A sly, funny bit of class criticism from an unlikely source. The usual punchline to the recurring “Black Jeopardy” skit is just what you’d expect. The first two contestants are black while the third is white, and the white guy/gal — although well-educated — is completely at sea in trying to answer the questions. Normally it’s a gag about how insulated whites are from most of black culture. Not this time.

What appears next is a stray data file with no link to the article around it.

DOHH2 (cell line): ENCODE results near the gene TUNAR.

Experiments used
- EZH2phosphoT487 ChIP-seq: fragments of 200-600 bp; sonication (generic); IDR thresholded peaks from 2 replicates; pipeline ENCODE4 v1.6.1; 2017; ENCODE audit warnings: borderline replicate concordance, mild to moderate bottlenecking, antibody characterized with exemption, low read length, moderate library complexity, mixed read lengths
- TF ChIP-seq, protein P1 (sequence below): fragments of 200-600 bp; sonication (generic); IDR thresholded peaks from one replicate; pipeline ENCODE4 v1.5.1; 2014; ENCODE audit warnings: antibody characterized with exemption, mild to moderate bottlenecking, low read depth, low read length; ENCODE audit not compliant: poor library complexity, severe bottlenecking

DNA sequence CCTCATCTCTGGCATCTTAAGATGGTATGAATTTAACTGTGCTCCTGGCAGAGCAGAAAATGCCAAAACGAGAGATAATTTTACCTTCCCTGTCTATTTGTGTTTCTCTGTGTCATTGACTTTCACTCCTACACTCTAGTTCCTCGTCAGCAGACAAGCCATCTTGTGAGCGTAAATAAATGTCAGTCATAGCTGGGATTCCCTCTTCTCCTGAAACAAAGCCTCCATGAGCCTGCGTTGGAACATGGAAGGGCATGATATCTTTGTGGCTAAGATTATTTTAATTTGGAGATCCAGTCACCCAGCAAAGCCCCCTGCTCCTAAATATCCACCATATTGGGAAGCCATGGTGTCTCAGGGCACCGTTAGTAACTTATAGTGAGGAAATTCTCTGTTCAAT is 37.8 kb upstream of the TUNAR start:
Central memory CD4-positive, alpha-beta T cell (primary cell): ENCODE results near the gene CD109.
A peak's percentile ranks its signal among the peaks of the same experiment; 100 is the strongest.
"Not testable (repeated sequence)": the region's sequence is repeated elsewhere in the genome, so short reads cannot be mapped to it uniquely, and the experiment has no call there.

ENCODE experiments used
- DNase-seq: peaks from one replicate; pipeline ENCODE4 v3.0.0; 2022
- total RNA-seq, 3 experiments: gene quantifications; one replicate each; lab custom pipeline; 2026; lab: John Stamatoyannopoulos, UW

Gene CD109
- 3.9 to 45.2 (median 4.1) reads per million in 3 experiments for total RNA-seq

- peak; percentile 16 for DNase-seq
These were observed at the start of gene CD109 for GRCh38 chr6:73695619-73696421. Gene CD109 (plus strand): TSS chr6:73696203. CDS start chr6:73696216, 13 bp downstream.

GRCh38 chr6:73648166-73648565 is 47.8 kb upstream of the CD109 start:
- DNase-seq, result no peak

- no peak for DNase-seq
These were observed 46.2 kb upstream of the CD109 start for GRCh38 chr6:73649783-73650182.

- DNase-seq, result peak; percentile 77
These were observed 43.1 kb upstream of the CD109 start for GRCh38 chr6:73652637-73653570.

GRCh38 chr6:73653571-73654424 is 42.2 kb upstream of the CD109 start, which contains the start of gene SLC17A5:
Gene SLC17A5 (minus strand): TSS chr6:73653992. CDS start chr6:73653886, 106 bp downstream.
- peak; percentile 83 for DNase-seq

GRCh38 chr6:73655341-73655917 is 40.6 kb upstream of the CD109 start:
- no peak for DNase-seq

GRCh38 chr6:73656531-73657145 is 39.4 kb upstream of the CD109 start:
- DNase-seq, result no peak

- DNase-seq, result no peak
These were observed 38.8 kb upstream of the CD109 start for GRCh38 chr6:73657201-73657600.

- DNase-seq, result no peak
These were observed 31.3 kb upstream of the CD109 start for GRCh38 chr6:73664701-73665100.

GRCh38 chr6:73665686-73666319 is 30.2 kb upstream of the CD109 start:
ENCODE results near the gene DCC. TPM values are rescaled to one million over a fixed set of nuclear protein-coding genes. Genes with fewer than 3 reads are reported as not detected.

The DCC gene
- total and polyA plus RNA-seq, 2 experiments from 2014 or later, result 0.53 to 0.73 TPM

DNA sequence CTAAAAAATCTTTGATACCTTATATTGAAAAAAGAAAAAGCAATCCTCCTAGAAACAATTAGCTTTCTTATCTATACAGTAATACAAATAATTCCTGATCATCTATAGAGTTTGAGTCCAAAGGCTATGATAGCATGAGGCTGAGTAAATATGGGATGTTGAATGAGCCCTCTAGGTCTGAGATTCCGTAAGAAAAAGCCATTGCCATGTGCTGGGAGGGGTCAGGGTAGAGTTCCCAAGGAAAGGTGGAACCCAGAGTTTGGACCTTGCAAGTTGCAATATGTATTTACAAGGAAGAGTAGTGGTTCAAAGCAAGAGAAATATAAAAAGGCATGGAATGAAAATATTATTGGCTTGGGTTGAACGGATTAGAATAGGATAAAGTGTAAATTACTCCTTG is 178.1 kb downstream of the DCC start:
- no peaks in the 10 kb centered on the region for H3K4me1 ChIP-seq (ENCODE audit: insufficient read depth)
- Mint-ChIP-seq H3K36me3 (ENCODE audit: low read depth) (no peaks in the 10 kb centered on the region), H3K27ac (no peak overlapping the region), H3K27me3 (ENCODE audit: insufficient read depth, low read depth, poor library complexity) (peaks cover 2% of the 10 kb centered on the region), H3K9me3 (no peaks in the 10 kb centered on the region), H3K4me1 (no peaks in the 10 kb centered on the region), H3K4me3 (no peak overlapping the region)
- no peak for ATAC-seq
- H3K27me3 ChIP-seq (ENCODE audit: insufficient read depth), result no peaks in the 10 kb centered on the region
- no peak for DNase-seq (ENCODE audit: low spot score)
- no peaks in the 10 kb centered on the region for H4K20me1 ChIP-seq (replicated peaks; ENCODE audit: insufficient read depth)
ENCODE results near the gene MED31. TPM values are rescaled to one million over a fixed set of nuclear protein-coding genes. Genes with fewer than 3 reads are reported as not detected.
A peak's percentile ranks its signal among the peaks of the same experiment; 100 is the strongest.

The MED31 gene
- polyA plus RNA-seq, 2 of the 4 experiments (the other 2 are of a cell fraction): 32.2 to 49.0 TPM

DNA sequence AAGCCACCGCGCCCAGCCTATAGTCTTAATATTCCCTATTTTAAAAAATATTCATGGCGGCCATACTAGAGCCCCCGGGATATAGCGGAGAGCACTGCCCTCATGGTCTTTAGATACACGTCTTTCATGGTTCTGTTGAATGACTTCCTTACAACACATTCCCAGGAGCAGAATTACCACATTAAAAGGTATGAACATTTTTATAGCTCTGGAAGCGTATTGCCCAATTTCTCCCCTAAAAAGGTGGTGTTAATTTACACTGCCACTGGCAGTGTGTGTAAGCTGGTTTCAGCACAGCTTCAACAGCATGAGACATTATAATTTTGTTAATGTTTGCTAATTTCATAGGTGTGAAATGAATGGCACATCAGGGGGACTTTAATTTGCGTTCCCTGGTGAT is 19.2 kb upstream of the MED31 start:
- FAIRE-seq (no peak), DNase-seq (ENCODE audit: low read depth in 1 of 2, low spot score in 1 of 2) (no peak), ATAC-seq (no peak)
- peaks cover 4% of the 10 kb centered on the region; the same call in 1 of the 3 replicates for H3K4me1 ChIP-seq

They do go for a cheap joke about bigotry at one point, when the Trump fan played by Tom Hanks recoils as the black host approaches, but that’s the only note that’s out of tune. The rest of it is a commentary about how working-class blacks and whites have more in common than they’d think, from conspiracy theories to their tastes in women. It may be the first (somewhat) sympathetic spoof of Trump supporters on an American comedy show all year. And it’s timely, not just in terms of the election but in playing off of the wider divide between better-educated and less well-educated whites that seems to be coming to a head. Their lifestyles and cultural tastes have been diverging for years, so why shouldn’t their politics? Working-class whites are all-in for Trump and populism; white college grads, although normally a Republican group, are breaking hard for Clinton. This skit, by subbing in a “Fishtown” type for the usual “Belmont” figure, makes the point that class differences help explain what America’s going through right now as much as racial differences do.